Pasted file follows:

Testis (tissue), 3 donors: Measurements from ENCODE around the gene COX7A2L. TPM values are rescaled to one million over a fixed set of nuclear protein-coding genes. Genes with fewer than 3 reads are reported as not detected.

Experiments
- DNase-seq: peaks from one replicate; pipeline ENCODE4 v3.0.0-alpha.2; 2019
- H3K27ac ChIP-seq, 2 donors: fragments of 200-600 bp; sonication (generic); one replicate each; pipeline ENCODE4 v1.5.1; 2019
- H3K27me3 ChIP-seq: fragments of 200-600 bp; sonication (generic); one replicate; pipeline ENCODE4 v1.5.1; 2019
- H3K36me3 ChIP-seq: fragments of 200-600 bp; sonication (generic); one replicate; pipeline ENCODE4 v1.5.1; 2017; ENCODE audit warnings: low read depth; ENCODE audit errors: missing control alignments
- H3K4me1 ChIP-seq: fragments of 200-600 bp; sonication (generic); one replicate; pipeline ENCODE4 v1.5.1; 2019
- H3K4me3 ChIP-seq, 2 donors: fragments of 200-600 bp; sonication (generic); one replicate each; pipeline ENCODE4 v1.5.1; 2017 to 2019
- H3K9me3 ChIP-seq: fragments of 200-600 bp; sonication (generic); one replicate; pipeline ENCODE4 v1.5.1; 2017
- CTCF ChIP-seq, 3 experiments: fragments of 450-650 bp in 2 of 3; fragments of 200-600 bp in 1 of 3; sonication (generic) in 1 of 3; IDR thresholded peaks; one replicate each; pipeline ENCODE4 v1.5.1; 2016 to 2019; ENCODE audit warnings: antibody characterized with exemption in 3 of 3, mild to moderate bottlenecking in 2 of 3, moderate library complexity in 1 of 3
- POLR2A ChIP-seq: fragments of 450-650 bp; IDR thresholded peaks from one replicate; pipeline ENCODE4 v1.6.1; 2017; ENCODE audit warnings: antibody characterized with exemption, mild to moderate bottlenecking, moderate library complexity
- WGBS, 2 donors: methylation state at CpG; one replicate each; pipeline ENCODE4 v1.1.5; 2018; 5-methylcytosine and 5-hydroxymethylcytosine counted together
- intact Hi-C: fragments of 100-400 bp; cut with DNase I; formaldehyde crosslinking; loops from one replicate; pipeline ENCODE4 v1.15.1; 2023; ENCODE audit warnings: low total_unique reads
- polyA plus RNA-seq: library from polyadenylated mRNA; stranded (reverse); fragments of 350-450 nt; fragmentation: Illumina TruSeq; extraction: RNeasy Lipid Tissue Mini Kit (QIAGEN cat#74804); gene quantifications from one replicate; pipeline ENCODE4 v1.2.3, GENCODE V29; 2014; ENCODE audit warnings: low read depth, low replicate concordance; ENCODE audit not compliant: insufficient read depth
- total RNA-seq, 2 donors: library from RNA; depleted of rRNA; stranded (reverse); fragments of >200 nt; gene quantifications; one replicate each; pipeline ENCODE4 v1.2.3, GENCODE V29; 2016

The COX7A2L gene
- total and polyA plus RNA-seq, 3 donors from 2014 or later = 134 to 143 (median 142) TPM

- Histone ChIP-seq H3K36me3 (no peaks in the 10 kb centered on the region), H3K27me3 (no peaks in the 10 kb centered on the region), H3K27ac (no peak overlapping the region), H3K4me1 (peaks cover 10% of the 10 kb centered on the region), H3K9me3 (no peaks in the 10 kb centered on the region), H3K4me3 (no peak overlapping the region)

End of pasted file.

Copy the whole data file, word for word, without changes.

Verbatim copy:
Testis (tissue), 3 donors: Measurements from ENCODE around the gene COX7A2L. TPM values are rescaled to one million over a fixed set of nuclear protein-coding genes. Genes with fewer than 3 reads are reported as not detected.

Experiments
- DNase-seq: peaks from one replicate; pipeline ENCODE4 v3.0.0-alpha.2; 2019
- H3K27ac ChIP-seq, 2 donors: fragments of 200-600 bp; sonication (generic); one replicate each; pipeline ENCODE4 v1.5.1; 2019
- H3K27me3 ChIP-seq: fragments of 200-600 bp; sonication (generic); one replicate; pipeline ENCODE4 v1.5.1; 2019
- H3K36me3 ChIP-seq: fragments of 200-600 bp; sonication (generic); one replicate; pipeline ENCODE4 v1.5.1; 2017; ENCODE audit warnings: low read depth; ENCODE audit errors: missing control alignments
- H3K4me1 ChIP-seq: fragments of 200-600 bp; sonication (generic); one replicate; pipeline ENCODE4 v1.5.1; 2019
- H3K4me3 ChIP-seq, 2 donors: fragments of 200-600 bp; sonication (generic); one replicate each; pipeline ENCODE4 v1.5.1; 2017 to 2019
- H3K9me3 ChIP-seq: fragments of 200-600 bp; sonication (generic); one replicate; pipeline ENCODE4 v1.5.1; 2017
- CTCF ChIP-seq, 3 experiments: fragments of 450-650 bp in 2 of 3; fragments of 200-600 bp in 1 of 3; sonication (generic) in 1 of 3; IDR thresholded peaks; one replicate each; pipeline ENCODE4 v1.5.1; 2016 to 2019; ENCODE audit warnings: antibody characterized with exemption in 3 of 3, mild to moderate bottlenecking in 2 of 3, moderate library complexity in 1 of 3
- POLR2A ChIP-seq: fragments of 450-650 bp; IDR thresholded peaks from one replicate; pipeline ENCODE4 v1.6.1; 2017; ENCODE audit warnings: antibody characterized with exemption, mild to moderate bottlenecking, moderate library complexity
- WGBS, 2 donors: methylation state at CpG; one replicate each; pipeline ENCODE4 v1.1.5; 2018; 5-methylcytosine and 5-hydroxymethylcytosine counted together
- intact Hi-C: fragments of 100-400 bp; cut with DNase I; formaldehyde crosslinking; loops from one replicate; pipeline ENCODE4 v1.15.1; 2023; ENCODE audit warnings: low total_unique reads
- polyA plus RNA-seq: library from polyadenylated mRNA; stranded (reverse); fragments of 350-450 nt; fragmentation: Illumina TruSeq; extraction: RNeasy Lipid Tissue Mini Kit (QIAGEN cat#74804); gene quantifications from one replicate; pipeline ENCODE4 v1.2.3, GENCODE V29; 2014; ENCODE audit warnings: low read depth, low replicate concordance; ENCODE audit not compliant: insufficient read depth
- total RNA-seq, 2 donors: library from RNA; depleted of rRNA; stranded (reverse); fragments of >200 nt; gene quantifications; one replicate each; pipeline ENCODE4 v1.2.3, GENCODE V29; 2016

The COX7A2L gene
- total and polyA plus RNA-seq, 3 donors from 2014 or later = 134 to 143 (median 142) TPM

- Histone ChIP-seq H3K36me3 (no peaks in the 10 kb centered on the region), H3K27me3 (no peaks in the 10 kb centered on the region), H3K27ac (no peak overlapping the region), H3K4me1 (peaks cover 10% of the 10 kb centered on the region), H3K9me3 (no peaks in the 10 kb centered on the region), H3K4me3 (no peak overlapping the region)